Wednesday, August 21, 2013

Here Comes School: iSUPPORT

So speak encouraging words to one another. Build up hope so you’ll all be together in this, no one left out, no one left behind. I know you’re already doing this; just keep on doing it.
~1 Thessalonians 5:11, MSG ~ 

Like putting on battle gear to venture into dangerous territory, so can be our journey into the new school year.  We phase our children back into sound sleep habits that were neglected during the summer, as well as line up all of the medical and psycho-social documentation necessary to accompany them on a fresh, new start.  Yet, land mines likely still lay ahead.  Adjustment rarely comes easily to kids like ours.  And new staff, different classmates, or foreign experiences can all mercilessly bombard our students.

For these reasons and so many more, we need to remember not to march into this peril alone.  God made us relational creatures.  I am so very glad He did!  His helping presence dwells in other humans who come alongside us through life's joys and challenges.  I can think of countless times over the years where, so many parents we serve, including myself, have conquered the difficulties of the school year through connection to another person who strengthened them.  In fact, I would contend that successfully advocating for our children simply cannot be done alone.  This is one of the key reasons our ministry is so devoted to mentoring.  

Mutual support can take many different forms when it comes to dealing with school.  Here are just a few examples of what that might look like:
  • Spousal support -- It is incredibly helpful to go into IEP meetings, teacher conferences or in service trainings as a team.  Because emotions run high, one parent tends to pick up information or details that the other does not.  Like it or not, the school team is subconsciously judging us as parents.  When we present a united front, we are much more of a force to be reckoned with.
  • Parent groups -- Most, if not all, of my best techniques, insights and tools as a parent have come from other parents.  Idea sharing is invaluable.  Nothing compares to another parent who is a few steps ahead of you on the journey and has faced similar trials.  These moms and dads tend to know what the laws are and can share what worked for them.  Additionally, their empathy provides comfort and encouragement in the midst of your family's circumstances.
  • Advocates -- Whether an individual possesses an actual job title as an advocate or is just a friend walking into a meeting with you, bringing an extra person along a team member shows you mean business.  Don't get me wrong.  This support is not meant to create an adversarial relationship with your school, but to demonstrate that you are a reasonable person who has others on their side.  Much like spousal support, that advocate can pick up nuances that you have missed in a situation.  And professional advocates are well-acquainted with the law, not allowing schools to weasel out of compliance.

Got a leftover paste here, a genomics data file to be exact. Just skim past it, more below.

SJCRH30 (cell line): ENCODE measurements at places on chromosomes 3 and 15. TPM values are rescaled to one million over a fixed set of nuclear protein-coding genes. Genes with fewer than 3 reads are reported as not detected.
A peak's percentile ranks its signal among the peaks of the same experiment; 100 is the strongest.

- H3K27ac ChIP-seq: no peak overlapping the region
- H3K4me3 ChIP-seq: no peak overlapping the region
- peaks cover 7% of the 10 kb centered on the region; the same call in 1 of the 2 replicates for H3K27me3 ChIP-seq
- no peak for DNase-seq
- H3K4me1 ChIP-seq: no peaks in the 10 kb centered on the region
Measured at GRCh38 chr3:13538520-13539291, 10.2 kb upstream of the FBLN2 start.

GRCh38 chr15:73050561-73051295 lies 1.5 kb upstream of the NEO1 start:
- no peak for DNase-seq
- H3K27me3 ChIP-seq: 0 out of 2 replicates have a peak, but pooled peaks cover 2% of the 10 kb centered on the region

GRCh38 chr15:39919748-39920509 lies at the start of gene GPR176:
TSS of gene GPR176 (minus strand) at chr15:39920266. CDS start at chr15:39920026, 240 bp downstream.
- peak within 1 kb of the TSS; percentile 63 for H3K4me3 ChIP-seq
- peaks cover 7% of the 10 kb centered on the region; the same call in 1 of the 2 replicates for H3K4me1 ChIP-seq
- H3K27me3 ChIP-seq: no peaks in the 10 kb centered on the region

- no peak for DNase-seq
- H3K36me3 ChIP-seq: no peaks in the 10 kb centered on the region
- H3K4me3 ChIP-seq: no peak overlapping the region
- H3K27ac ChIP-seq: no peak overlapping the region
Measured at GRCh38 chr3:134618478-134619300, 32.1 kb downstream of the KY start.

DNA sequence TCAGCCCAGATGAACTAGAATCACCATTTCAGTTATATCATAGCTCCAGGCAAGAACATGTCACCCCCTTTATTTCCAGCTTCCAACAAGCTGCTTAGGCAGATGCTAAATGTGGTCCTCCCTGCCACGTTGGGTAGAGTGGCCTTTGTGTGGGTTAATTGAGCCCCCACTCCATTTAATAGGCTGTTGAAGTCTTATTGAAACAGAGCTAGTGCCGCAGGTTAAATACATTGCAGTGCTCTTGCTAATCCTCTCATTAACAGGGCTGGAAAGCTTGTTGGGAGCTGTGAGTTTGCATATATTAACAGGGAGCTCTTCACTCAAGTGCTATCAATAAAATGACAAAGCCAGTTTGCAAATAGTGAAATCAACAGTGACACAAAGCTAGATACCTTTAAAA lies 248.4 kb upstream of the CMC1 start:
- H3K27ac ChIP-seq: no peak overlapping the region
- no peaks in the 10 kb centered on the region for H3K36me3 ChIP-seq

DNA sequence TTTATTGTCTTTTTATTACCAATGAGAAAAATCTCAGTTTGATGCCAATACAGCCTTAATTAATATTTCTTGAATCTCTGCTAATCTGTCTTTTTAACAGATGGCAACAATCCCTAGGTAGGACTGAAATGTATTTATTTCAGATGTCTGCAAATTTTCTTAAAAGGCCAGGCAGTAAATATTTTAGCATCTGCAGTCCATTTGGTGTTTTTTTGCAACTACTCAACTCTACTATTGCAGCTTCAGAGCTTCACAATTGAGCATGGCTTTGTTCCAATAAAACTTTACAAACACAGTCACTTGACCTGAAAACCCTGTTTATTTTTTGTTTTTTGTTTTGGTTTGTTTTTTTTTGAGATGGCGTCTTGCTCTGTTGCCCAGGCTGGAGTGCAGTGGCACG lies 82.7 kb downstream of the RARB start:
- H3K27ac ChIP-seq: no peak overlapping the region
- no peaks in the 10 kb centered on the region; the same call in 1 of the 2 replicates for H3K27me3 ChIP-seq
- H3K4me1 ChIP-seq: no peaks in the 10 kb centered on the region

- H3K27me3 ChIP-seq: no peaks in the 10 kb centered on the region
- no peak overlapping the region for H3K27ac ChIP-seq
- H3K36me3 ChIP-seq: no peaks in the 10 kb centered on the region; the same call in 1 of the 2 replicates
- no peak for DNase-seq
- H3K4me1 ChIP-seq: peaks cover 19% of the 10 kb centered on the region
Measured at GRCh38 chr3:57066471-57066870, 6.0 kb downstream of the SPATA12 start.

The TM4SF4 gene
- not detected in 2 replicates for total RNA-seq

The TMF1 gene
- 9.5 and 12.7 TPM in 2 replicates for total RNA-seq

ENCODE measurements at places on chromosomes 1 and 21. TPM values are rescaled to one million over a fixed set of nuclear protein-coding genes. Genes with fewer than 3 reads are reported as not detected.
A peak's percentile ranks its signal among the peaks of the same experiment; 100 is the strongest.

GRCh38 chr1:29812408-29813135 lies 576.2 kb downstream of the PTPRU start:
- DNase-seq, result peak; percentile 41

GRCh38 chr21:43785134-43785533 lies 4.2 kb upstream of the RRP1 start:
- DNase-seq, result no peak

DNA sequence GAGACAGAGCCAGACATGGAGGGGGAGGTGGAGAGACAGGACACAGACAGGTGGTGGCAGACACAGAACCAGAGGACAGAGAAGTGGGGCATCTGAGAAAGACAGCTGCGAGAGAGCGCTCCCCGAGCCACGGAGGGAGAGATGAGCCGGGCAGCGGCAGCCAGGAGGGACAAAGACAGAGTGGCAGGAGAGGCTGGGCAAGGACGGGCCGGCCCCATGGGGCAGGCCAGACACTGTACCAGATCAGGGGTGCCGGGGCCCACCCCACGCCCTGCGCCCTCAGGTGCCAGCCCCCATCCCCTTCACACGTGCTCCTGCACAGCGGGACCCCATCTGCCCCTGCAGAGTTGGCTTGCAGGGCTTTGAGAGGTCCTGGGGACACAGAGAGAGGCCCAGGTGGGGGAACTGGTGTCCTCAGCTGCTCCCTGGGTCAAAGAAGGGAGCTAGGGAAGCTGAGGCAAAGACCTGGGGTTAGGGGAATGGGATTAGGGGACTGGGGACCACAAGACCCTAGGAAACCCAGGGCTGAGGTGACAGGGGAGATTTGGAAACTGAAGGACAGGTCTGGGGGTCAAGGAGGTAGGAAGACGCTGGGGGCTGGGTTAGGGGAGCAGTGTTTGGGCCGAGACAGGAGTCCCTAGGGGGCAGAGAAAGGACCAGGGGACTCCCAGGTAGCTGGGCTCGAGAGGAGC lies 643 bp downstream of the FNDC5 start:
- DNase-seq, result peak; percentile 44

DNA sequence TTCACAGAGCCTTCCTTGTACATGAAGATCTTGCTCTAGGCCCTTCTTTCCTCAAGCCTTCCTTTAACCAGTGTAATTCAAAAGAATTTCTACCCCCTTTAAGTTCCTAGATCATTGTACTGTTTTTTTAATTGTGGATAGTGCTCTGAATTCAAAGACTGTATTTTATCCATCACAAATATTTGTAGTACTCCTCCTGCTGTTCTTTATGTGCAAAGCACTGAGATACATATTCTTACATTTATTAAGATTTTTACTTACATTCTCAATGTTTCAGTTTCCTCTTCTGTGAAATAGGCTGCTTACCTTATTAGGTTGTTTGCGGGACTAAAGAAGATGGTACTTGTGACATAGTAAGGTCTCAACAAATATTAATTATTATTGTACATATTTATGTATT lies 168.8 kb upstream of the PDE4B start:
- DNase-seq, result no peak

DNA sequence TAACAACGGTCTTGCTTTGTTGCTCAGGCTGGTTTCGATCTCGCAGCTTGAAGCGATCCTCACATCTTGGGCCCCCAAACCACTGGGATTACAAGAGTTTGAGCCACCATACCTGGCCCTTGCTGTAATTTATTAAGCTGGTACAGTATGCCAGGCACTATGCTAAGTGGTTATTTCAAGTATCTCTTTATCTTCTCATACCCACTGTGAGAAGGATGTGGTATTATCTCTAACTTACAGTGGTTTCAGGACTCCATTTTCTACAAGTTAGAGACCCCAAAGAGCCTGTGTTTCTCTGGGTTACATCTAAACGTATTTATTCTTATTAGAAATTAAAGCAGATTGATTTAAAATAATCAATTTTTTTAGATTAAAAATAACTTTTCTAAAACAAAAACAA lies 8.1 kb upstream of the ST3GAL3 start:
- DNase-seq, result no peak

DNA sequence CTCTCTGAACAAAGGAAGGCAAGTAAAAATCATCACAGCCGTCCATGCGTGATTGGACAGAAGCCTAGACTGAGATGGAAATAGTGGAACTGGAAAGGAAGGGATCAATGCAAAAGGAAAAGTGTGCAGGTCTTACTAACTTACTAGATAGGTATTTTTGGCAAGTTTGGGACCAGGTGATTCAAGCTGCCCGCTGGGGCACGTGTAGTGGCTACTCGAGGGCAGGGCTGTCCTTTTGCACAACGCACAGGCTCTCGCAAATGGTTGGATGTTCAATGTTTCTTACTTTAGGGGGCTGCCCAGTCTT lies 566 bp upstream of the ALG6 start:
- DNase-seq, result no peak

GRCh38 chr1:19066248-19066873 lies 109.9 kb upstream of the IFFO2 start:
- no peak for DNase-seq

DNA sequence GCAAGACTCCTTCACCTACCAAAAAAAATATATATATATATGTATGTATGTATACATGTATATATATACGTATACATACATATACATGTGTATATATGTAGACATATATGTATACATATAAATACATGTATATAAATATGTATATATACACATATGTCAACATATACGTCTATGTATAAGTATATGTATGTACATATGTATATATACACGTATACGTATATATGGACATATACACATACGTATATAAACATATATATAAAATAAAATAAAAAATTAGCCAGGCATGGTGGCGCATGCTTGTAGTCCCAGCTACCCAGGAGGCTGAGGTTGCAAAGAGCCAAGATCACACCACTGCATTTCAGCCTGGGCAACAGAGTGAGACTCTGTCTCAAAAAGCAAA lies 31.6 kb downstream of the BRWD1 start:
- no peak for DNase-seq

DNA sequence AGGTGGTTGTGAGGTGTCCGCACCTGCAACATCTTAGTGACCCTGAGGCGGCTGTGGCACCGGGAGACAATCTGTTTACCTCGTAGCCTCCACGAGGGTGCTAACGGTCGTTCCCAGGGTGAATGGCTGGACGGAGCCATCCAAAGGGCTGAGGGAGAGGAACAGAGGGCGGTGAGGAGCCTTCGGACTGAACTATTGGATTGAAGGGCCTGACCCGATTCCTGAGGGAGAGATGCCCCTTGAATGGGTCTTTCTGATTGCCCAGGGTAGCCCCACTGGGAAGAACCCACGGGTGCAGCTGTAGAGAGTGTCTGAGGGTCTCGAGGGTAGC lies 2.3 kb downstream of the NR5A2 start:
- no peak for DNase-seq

• Medical professionals -- Sadly, school administration and staff often treat parents dismissively, as if we aren't the foremost experts on our own children.  While medical professionals can often treat us that way as well, they can also be a critical, professional voice when dealing with your child's education.  If they are on the same page with you in regards to your child, you may find them to be just the help you need.  Their words can be powerful and esteemed by educators.  When I had a child with autism getting physical with my son who has hemophilia to the point of tipping him off the scales with anxiety, I could not have succeeded in getting him adequate accommodations without the help of our psychotherapist who is a trauma expert.  The school understood autism to the point where they were giving that child all of the rights while being dismissive of our son's.  That expert was able to convey the magnitude of the situation and spur everyone on to creative problem-solving to everyone's benefit.
  • School allies -- Parent liaisons and staff that have proven to work well with your child can be like an inside track to working well with administrators and new instructors.  Having a friend in this capacity can be such a tremendous help.  This, more than any of these other roles, tends to serve as a bridge-builder.
There is One who you can take with you into any of life's most daunting situations, and He is greater still.  He works through people He has placed in your life.  Don't go it alone!  Use the support God has available for you.  And offer the same kind of support to other parents like you that you see struggling.

Comment Below:  What are some other supports you have found useful in helping your child through school?

PRAY:  Lord, thank you for opening my eyes to the fact that you are always at work around me.  Thank You for the people you bless me with for the journey.  Holy Spirit, when I get overwhelmed or even if I am just trying to prudently plan, remind me to use the support you have provided.

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